Could you live without your cable TV, GPS or other
technology that depends on satellites?
A University of Washington professor who specializes in
space warns they’re in peril from all the junk floating in
“There are things as big as shuttle rocket boosters and
rocket parts to very small parts the size of ball bearings
out there,” says Robert Winglee, head of the University of
Washington’s Earth and Space Sciences Department.
And Winglee says just one little piece hurtling through
space can damage or even destroy a satellite.
The UW professor has come up with a solution to push
the space junk out of the way, taking a page straight out
of Star Wars.
“It is sort of Star Wars like in that what we are trying
to do is focus a plasma beam made of ions and electrons,”
The beam could send the debris hurtling out of orbit into
the earth’s atmosphere, where it would harmlessly burn up.
“I think it’s very practical. We have great success in
the laboratory to make these beam plasma systems.”
But Winglee is eager to try one in space. He says the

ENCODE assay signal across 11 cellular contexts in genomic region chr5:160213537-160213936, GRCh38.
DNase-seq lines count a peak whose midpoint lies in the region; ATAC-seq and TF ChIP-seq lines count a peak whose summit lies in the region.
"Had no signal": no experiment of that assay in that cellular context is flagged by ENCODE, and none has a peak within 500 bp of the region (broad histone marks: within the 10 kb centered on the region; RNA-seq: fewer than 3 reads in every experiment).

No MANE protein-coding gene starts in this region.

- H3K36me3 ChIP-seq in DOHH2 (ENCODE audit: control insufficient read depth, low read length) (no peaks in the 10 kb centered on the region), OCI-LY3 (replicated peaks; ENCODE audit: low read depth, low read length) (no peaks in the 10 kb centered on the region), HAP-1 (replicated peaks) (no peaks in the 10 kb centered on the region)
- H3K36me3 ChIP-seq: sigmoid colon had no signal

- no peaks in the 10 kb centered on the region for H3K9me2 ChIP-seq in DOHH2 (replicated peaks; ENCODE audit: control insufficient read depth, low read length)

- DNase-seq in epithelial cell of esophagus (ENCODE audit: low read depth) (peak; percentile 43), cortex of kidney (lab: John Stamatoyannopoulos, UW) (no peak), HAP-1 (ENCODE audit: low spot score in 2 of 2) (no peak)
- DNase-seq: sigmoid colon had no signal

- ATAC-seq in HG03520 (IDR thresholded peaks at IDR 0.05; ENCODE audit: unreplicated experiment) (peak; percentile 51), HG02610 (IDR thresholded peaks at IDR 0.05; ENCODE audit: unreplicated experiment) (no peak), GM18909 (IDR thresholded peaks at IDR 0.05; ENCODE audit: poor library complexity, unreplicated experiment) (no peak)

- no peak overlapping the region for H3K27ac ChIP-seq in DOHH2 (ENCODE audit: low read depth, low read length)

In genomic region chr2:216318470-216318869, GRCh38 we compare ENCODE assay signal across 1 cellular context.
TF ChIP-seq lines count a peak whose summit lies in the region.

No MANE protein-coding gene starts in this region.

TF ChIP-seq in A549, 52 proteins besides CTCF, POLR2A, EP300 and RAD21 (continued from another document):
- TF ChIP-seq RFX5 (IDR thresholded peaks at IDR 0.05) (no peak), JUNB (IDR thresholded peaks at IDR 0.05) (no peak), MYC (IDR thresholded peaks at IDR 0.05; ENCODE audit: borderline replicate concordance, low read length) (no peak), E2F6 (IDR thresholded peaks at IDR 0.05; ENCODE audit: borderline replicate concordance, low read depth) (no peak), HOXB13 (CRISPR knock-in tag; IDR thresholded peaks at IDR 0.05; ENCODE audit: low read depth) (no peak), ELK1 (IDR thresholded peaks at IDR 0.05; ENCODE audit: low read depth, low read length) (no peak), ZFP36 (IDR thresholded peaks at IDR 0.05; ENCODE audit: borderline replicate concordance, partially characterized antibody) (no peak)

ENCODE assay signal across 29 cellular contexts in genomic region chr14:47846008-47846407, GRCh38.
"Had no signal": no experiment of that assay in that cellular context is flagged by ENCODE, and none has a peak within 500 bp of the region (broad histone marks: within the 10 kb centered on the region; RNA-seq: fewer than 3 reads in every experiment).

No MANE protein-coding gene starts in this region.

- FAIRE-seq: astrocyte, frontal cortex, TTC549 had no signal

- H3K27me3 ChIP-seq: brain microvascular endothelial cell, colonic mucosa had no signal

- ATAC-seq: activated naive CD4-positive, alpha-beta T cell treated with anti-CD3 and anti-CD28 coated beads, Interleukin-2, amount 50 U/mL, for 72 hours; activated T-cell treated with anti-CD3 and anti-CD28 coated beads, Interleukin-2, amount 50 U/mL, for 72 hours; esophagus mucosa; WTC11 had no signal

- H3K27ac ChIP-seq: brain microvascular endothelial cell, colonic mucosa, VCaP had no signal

technology exists now and could be implemented through a
standard satellite mission costing approximately $300
million. And he says the investment is well worth it
considering the global importance of satellites.
“If you want your satellites, if you want your modern day
communications you’ve got to have this debris cleared,”
Winglee and his students at the UW continue working on
other applications for the ion beam as well, including
using it to propel a spacecraft.
The professor says with a specialized receptor on a ship,
he could get it accelerating in the vacuum of space to
speeds possibly topping 18,000 miles per hour. He says
that could one day make it possible to travel to Mars and
back in about 90 days.